Dr, m







dmin, mm








Considering that the 6-cm radio astronomical band is a widely used one in European VLBI network, this fact would allow to use also various European antennas for such a project. A total of 20 antennas in Europe and Asia exist in this network.




There are two kinds of sounding radar signals at Evpatoria transmitter – continuous monochromatic wave (CW) and continuous wave with periodic linear frequency modulation (LPM). The CW signals would be used for space debris detection and estimations of SD’s radar cross section (size), as well radar echo’s Doppler shift (radial velocity) and drift (radial acceleration). And the periodic LFM signals will allow also both above and delay measurements, that is the estimations of SD particle range.

As it was noted in Section 2, for GEO radar research the most appropriate experiments are the slow coordinated scanning with both transmitting and receiving antennas along investigated track. Therefore, regular GEO particle time to time will pass through the volume of conical beam intersection. Let choose the speed of scanning so that it will take q seconds for a target to cross this volume.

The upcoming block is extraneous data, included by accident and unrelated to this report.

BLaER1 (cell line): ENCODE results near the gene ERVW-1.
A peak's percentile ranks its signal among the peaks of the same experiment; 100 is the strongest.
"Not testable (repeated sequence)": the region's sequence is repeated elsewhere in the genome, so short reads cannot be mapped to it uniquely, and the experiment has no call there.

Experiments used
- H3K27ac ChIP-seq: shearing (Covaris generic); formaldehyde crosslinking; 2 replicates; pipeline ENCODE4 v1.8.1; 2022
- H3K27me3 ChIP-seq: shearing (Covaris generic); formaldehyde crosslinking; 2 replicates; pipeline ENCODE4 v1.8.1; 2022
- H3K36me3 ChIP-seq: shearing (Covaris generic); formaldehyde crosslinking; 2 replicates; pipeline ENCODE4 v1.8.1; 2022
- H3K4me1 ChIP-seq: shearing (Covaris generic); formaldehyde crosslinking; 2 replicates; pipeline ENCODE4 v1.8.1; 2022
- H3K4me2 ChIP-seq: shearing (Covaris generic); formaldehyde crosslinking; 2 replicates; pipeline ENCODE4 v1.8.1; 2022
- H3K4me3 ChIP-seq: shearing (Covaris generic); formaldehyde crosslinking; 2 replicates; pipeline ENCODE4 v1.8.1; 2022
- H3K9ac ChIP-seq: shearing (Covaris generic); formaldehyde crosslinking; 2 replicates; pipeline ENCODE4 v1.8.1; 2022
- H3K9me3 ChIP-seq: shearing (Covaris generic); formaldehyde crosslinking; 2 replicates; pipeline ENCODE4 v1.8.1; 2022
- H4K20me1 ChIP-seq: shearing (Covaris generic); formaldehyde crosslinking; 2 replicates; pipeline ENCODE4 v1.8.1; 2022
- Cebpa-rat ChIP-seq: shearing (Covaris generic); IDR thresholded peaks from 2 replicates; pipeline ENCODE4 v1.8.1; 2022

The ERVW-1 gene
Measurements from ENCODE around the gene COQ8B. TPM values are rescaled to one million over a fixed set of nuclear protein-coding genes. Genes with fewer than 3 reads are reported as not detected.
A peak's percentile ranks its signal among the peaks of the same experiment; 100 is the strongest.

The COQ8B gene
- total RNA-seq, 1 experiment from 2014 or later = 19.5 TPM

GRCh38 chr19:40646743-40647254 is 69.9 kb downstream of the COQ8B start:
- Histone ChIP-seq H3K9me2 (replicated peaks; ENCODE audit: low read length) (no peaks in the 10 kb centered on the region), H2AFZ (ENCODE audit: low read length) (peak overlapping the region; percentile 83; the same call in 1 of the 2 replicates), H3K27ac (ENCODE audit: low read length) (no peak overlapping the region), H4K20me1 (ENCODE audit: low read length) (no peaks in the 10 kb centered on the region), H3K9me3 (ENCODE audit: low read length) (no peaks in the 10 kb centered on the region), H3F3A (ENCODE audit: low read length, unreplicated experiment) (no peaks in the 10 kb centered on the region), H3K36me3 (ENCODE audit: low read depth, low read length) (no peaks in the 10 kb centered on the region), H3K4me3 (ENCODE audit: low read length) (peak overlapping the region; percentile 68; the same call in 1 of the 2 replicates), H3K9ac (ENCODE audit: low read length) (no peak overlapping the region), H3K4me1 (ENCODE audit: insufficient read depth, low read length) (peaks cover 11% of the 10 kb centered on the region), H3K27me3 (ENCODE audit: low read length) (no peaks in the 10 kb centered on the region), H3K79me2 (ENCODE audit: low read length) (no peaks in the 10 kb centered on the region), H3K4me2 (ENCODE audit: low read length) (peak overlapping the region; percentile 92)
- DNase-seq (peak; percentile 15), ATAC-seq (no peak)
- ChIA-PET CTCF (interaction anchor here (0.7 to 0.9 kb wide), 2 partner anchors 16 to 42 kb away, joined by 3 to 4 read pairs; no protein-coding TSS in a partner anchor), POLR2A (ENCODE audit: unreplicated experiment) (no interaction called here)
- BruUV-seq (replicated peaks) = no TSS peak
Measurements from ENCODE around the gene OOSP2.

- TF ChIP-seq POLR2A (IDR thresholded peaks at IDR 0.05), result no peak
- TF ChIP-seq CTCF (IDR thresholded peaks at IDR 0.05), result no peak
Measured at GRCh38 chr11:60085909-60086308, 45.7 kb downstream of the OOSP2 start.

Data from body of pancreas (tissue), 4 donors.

Furthermore, the typical GEO object has a small quasi-sinusoidal diurnal variations of radial velocity caused by its non-exact geosynchronous orbit. For example, non-operational satellite TVSAT-1 has the amplitude of range rate oscillation of Vr = +/- 20 m/sec during an hour [1], or the band of radar Doppler shift at 6 cm 4Vr/l = 1333 Hz. So, we can estimate the frequency drift Df as equal of 370 mHz/sec.

On the other hand, if we intend to realize the q second coherent interval, or spectral resolution df = 1/q Hz, the frequency drift must not exceed df = 1/q2, or 10 mHz/sec, if q = 10 sec. You see, Df ~ 37 df Therefore, we must use the set of de-chirping the data before FFT [2]. A similar algorithm was implemented in 1999 for digital signal processing in SETI@home algorithm [3].